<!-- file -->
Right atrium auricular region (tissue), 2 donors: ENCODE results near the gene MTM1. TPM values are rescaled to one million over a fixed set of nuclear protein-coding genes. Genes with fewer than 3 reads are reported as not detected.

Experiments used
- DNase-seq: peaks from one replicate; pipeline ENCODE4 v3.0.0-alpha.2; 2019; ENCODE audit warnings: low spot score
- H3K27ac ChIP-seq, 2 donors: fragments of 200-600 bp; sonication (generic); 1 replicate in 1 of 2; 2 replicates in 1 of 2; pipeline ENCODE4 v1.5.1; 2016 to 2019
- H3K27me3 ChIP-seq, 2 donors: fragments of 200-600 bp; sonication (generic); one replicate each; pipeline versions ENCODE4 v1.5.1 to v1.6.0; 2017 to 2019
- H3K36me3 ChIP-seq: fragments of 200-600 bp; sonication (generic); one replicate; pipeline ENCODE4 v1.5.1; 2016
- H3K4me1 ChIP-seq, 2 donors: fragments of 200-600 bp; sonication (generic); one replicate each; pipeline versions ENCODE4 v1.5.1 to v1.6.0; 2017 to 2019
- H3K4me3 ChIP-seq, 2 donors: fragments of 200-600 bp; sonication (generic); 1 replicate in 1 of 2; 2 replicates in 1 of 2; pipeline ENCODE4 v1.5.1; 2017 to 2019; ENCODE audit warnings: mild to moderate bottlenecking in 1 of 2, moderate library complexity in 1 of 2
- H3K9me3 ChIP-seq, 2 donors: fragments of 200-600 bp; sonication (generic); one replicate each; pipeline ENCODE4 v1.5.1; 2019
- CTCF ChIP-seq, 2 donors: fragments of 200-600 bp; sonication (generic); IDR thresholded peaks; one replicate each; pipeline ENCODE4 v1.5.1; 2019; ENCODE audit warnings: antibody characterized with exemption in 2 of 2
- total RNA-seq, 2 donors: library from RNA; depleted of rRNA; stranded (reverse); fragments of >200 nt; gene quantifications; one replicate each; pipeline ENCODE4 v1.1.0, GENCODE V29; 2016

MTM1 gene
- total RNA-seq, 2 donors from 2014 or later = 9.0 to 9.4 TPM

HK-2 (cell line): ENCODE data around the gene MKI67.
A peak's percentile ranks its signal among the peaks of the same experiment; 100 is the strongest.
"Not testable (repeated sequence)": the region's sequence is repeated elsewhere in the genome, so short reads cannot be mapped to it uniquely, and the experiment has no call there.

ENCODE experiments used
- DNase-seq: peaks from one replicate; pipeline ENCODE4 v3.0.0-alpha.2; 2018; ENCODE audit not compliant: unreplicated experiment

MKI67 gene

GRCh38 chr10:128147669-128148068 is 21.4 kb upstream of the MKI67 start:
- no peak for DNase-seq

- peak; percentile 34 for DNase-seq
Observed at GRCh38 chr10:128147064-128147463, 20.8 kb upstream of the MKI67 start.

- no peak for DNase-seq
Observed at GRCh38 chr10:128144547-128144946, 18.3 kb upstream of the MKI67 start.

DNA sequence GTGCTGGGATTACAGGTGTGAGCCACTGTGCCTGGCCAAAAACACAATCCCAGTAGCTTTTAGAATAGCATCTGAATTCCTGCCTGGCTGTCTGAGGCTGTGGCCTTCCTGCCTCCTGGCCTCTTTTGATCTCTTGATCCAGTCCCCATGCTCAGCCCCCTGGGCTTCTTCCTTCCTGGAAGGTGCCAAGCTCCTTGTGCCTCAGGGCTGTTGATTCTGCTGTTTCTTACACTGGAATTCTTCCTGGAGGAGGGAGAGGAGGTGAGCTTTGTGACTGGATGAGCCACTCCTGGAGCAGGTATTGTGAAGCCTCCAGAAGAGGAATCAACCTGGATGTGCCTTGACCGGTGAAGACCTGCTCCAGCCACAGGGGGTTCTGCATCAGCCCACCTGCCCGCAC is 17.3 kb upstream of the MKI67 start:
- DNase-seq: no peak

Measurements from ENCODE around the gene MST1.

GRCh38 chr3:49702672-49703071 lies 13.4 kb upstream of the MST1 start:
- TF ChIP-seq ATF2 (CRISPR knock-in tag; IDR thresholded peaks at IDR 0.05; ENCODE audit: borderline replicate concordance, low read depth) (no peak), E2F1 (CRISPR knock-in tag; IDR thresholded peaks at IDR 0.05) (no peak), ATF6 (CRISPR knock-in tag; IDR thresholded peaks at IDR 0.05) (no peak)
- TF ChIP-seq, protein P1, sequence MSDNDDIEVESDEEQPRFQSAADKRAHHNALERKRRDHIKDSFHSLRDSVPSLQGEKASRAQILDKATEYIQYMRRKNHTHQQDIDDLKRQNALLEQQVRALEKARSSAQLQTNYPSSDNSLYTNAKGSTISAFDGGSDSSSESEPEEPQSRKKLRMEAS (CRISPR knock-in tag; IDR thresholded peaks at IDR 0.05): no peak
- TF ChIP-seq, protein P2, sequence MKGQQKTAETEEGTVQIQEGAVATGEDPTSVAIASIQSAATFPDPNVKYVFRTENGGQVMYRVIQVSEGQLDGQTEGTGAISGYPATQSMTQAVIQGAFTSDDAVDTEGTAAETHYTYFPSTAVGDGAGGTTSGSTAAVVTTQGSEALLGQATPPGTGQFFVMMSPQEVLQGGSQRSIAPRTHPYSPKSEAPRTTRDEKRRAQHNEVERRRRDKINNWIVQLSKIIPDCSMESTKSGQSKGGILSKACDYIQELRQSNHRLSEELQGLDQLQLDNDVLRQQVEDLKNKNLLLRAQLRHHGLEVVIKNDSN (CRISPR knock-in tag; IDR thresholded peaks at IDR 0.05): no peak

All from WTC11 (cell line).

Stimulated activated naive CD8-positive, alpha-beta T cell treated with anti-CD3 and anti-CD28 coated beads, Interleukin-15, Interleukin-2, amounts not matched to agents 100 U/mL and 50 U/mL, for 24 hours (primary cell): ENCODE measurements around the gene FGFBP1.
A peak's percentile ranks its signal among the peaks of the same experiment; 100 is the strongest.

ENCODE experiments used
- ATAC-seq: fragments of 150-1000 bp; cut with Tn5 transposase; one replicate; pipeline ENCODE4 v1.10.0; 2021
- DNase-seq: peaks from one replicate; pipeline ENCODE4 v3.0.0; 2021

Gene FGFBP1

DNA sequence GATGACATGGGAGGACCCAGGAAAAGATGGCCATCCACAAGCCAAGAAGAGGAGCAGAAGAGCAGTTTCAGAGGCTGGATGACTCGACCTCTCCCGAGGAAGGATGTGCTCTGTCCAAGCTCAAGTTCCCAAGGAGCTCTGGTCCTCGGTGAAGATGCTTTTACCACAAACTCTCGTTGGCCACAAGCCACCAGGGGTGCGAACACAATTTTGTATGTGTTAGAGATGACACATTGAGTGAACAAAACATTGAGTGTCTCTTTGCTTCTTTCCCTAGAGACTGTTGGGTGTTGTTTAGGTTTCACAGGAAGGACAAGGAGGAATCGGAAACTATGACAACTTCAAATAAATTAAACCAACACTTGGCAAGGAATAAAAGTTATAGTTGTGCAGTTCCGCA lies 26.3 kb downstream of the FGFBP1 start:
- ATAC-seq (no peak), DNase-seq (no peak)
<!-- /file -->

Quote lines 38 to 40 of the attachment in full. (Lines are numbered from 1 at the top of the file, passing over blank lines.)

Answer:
- DNase-seq: peaks from one replicate; pipeline ENCODE4 v3.0.0; 2021

Gene FGFBP1

DNA sequence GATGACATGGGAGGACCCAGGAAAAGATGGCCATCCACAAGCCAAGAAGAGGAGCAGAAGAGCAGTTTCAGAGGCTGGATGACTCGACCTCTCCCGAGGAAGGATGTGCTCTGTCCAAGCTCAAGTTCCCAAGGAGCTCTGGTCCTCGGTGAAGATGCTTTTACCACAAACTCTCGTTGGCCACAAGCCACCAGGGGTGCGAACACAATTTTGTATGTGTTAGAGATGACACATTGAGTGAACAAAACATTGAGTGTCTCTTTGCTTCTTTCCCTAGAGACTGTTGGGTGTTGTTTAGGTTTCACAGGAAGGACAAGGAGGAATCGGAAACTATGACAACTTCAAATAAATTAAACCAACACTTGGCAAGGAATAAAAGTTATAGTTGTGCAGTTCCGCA lies 26.3 kb downstream of the FGFBP1 start: